8. ^ a b Behrend, Raoul. "Asteroids and comets rotation curves – (1382) Gerti". Geneva Observatory. Retrieved 27 October 2017.
  9. ^ a b Hanus, J.; Durech, J.; Broz, M.; Warner, B. D.; Pilcher, F.; Stephens, R.; et al. (June 2011). "A study of asteroid pole-latitude distribution based on an extended set of shape models derived by the lightcurve inversion method". Astronomy & Astrophysics. 530: 16. arXiv:1104.4114. Bibcode:2011A&A...530A.134H. doi:10.1051/0004-6361/201116738. Retrieved 27 October 2017.
  10. ^ a b c Waszczak, Adam; Chang, Chan-Kao; Ofek, Eran O.; Laher, Russ; Masci, Frank; Levitan, David; et al. (September 2015). "Asteroid Light Curves from the Palomar Transient Factory Survey: Rotation Periods and Phase Functions from Sparse Photometry". The Astronomical Journal. 150 (3): 35. arXiv:1504.04041. Bibcode:2015AJ....150...75W. doi:10.1088/0004-6256/150/3/75. Retrieved 27 October 2017.
  11. ^ a b c Wisniewski, W. Z.; Michalowski, T. M.; Harris, A. W.; McMillan, R. S. (March 1995). "Photoelectric Observations of 125 Asteroids". Abstracts of the Lunar and Planetary Science Conference. Bibcode:1995LPI....26.1511W. Retrieved 27 October 2017.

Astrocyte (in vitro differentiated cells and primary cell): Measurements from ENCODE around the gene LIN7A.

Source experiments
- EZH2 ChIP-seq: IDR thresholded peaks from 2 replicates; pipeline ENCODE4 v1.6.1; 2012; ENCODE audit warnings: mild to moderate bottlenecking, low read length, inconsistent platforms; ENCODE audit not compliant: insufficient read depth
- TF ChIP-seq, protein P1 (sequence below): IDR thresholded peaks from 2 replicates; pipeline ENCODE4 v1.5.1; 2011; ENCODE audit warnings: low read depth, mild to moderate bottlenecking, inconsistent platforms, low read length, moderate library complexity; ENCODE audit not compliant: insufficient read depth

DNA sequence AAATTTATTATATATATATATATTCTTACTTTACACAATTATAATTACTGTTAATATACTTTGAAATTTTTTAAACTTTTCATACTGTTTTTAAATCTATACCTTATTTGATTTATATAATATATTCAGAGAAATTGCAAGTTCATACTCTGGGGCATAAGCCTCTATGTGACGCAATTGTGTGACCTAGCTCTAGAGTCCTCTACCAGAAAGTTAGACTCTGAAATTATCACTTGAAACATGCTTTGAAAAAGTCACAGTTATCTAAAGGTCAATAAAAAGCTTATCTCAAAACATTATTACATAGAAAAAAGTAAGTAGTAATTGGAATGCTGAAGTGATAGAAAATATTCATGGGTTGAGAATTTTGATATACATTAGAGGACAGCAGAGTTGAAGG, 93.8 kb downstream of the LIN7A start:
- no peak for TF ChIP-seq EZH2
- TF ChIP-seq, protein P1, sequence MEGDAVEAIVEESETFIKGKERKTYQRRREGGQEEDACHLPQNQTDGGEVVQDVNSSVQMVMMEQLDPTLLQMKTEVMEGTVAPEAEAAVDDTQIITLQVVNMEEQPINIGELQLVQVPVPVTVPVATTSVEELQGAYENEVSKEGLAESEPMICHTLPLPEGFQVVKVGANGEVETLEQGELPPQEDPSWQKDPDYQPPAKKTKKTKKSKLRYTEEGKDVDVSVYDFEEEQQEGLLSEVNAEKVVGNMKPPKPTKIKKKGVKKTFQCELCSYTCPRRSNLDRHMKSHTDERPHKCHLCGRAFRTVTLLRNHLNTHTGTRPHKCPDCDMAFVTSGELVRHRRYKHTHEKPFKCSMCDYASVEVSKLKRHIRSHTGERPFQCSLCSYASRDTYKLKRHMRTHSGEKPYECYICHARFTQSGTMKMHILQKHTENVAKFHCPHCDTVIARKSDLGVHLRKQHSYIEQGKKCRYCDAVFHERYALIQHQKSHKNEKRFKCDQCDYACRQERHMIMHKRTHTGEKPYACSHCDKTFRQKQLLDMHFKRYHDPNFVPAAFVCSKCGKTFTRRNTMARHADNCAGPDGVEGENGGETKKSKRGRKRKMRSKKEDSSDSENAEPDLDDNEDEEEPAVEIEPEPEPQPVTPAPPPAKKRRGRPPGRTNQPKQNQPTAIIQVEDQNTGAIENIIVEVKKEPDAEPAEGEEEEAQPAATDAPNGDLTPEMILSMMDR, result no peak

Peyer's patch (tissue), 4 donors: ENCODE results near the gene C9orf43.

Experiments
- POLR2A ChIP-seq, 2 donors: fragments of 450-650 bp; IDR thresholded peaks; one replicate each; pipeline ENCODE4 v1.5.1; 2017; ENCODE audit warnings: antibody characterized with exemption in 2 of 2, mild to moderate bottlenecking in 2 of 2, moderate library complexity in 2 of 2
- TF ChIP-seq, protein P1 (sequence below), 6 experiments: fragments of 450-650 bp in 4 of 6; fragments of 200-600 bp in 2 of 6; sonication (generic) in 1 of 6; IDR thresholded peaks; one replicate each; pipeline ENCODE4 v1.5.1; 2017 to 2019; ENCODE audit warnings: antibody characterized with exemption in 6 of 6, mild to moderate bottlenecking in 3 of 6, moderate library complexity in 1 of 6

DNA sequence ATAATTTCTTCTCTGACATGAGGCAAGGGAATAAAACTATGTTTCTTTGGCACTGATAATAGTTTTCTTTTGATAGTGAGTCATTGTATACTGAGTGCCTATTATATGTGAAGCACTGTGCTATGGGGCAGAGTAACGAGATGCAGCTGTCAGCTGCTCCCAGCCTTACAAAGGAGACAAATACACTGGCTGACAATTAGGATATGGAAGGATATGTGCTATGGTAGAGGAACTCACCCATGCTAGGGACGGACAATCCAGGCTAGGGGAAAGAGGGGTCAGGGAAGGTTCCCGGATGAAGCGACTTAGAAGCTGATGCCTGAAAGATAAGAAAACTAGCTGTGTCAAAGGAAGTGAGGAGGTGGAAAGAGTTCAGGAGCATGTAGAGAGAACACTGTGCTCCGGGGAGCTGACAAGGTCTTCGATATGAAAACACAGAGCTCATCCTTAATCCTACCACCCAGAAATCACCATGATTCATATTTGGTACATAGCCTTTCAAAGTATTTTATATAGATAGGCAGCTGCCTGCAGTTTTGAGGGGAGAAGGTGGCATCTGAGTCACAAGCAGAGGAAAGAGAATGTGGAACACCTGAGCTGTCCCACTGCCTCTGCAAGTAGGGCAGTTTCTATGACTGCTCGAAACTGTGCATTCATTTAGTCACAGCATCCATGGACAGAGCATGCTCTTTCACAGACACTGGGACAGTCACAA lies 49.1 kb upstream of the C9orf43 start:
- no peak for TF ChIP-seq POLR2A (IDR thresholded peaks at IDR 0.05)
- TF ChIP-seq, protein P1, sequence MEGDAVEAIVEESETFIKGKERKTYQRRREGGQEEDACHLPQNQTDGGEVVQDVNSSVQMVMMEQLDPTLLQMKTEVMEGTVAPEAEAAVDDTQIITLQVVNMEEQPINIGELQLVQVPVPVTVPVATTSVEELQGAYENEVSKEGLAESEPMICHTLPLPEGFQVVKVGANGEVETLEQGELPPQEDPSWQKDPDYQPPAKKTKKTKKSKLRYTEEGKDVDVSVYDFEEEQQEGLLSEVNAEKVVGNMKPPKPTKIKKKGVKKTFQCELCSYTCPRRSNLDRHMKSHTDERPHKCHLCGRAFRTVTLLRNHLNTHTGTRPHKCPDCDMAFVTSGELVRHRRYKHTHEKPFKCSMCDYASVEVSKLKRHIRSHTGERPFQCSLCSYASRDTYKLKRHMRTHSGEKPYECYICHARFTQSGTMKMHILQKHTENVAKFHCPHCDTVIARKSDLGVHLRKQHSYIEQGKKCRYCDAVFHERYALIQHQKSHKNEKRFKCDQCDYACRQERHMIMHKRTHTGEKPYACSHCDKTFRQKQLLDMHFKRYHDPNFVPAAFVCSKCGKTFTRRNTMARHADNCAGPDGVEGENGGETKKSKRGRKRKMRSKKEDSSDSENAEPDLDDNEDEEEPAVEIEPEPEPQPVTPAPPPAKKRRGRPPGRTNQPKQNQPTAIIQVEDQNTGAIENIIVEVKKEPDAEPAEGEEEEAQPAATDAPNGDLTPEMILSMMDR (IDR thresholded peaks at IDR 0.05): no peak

12. ^ Veres, Peter; Jedicke, Robert; Fitzsimmons, Alan; Denneau, Larry; Granvik, Mikael; Bolin, Bryce; et al. (November 2015). "Absolute magnitudes and slope parameters for 250,000 asteroids observed by Pan-STARRS PS1 - Preliminary results". Icarus. 261: 34–47. arXiv:1506.00762. Bibcode:2015Icar..261...34V. doi:10.1016/j.icarus.2015.08.007. Retrieved 27 October 2017.
  13. ^ Pravec, Petr; Harris, Alan W.; Kusnirák, Peter; Galád, Adrián; Hornoch, Kamil (September 2012). "Absolute magnitudes of asteroids and a revision of asteroid albedo estimates from WISE thermal observations". Icarus. 221 (1): 365–387. Bibcode:2012Icar..221..365P. doi:10.1016/j.icarus.2012.07.026. Retrieved 27 October 2017.
  14. ^ a b "1382 Gerti (1925 BB)". Minor Planet Center. Retrieved 27 October 2017.

External links[edit]